Parents Create Visual Bucket List For Daughter Before She Loses Eyesight
Two parents from Ohio are hoping a visual bucket list will enable their daughter to experience the world before she loses her eyesight.
Recently, Elizabeth "Lizzy" Myers was diagnosed a genetic condition called Usher syndrome type II.
If doctors are correct, Lizzy's condition will lead to her experiencing noticeable hearing loss and tunnel vision in her teen years, all ending in potential blindness.
Her parents haven't informed Lizzy of her condition yet, but they know she has around five to seven years before she loses her working vision.
That is why they've mapped out a sort of visual bucket list full of optical activities to take part in before Lizzy loses the ability to thoroughly enjoy them.
One recent activity involved a trip to Warren Rupp Observatory to look at the night sky through a giant telescope.
Lizzy's parents, Steve and Christine Myers, are planning on taking other family outings to see the Grand Canyon, Northern Lights and Yellowstone National Park before she experiences any major vision loss.
On a smaller scale, the family is also just hoping to enjoy sunsets, catch lightning bugs and look at the night sky together on the home front.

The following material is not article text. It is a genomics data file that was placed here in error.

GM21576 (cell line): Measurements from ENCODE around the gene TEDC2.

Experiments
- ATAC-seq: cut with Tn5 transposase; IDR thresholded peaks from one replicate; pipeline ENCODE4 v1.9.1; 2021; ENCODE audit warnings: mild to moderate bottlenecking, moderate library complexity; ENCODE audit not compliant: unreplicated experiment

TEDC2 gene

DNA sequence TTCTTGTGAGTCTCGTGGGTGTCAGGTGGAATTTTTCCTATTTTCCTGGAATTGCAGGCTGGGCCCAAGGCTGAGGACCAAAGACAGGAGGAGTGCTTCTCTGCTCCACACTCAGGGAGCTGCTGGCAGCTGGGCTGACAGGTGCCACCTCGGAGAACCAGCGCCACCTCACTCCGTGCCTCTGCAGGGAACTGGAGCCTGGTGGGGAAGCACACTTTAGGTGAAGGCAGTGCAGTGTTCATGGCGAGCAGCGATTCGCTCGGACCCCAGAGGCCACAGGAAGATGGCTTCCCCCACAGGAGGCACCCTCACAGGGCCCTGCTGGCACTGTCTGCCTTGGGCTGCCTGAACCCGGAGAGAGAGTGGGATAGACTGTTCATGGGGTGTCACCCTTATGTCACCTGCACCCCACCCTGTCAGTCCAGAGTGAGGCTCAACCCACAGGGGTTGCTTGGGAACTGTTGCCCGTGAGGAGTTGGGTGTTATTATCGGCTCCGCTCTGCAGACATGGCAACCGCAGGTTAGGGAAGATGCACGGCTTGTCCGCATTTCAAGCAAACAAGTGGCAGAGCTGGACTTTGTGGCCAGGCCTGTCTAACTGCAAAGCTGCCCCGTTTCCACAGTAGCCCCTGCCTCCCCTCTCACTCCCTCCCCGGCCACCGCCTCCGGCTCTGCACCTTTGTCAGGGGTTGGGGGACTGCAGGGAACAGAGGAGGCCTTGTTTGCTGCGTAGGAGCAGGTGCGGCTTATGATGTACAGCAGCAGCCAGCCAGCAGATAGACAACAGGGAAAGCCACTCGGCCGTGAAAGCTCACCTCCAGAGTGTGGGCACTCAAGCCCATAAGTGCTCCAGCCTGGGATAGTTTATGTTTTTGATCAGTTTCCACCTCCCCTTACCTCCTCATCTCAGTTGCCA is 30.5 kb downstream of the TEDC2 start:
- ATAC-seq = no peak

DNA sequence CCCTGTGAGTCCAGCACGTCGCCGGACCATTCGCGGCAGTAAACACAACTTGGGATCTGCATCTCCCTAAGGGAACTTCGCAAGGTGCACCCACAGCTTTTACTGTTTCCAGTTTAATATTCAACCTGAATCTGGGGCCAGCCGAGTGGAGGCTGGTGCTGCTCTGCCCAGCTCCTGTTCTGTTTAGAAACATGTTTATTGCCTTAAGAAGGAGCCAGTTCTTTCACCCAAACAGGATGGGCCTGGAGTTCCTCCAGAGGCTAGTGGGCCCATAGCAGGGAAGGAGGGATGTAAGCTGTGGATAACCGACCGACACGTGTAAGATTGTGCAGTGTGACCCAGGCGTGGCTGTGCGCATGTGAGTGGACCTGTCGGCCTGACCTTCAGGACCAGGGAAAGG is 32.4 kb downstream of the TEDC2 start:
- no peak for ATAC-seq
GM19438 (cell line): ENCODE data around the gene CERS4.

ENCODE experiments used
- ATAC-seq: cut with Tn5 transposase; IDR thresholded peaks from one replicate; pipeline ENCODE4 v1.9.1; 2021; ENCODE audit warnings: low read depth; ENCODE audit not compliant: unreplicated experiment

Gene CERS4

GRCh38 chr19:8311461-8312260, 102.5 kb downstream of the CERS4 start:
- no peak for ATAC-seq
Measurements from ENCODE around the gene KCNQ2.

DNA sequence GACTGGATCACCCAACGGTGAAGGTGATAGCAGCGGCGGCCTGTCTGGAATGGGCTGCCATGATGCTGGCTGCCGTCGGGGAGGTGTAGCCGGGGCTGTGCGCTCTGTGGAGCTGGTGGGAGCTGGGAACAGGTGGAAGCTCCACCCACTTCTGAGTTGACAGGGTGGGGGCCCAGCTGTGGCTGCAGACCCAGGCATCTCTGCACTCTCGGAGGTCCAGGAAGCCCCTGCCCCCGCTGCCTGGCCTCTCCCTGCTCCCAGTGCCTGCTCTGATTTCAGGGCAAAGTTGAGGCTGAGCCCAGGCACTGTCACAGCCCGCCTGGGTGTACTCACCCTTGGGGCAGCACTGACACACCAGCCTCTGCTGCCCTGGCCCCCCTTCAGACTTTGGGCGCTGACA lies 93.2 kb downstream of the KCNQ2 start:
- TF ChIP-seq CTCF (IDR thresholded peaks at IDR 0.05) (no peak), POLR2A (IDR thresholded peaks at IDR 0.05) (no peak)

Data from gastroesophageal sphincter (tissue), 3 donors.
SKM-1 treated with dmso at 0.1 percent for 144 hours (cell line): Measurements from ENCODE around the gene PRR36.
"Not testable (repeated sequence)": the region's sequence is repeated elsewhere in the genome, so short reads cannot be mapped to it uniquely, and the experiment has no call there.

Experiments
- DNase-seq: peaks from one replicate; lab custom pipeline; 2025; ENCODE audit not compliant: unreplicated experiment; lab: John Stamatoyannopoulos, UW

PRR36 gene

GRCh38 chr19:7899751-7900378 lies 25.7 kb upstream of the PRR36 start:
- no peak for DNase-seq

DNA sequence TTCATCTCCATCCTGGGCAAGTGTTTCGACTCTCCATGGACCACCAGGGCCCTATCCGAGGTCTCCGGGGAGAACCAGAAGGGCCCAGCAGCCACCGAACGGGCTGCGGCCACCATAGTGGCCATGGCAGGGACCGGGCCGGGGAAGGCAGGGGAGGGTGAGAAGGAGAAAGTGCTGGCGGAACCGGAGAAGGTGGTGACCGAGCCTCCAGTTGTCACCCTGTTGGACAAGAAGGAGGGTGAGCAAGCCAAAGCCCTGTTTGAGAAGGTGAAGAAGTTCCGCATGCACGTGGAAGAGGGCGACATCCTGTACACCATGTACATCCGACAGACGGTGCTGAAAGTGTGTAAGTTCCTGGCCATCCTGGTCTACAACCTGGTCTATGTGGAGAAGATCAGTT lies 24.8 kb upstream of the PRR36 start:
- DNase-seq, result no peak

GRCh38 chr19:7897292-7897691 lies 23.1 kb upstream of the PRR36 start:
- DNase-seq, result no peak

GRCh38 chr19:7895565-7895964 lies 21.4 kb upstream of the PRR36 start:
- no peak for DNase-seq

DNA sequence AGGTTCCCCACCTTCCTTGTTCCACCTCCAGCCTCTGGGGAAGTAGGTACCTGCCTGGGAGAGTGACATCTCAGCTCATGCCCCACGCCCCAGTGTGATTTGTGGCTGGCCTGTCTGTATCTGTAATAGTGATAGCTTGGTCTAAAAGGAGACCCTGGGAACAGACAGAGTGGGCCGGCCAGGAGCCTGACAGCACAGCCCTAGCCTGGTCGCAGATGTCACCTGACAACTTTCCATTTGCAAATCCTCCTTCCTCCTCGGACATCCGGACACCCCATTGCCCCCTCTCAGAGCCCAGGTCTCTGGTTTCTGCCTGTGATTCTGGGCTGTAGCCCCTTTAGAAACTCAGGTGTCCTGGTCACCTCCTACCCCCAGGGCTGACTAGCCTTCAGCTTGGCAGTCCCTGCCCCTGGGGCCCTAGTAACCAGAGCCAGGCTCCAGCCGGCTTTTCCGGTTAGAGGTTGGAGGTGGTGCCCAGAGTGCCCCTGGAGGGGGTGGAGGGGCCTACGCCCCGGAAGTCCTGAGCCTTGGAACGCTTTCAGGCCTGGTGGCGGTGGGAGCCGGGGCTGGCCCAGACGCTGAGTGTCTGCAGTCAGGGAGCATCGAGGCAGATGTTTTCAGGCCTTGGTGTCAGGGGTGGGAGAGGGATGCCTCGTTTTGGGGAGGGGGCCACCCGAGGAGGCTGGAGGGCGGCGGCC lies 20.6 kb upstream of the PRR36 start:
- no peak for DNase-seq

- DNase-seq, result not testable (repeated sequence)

Around a year ago, Lizzy started experiencing hearing loss. Doctors ran a standard series of tests on Lizzy to identify the problem, but they all came back negative.
That's when her doctor pushed Steve and Christine to allow for genetic testing to find the root of the problem. Though they were hesitant at first, they eventually agreed to have more testing done, which eventually led to her diagnosis.
Steve Myers told Mansfield News Journal,
If they hadn't pushed us for genetic testing, we would never have known what's to come for Lizzy.
The Myers family hopes their story will encourage other parents to seek out genetic testing sooner after their children start to show symptoms.
They hope getting early diagnoses will also give families the opportunity to make their own bucket lists of activities while their children can still enjoy them.
There are clinics trying to find a cure for Usher syndrome, and Lizzy's parents said these tests may be able to help her later on, but they aren't banking on a cure.
For now, the family is focused on enjoying the time they have together and giving Lizzy the best visual experiences they can.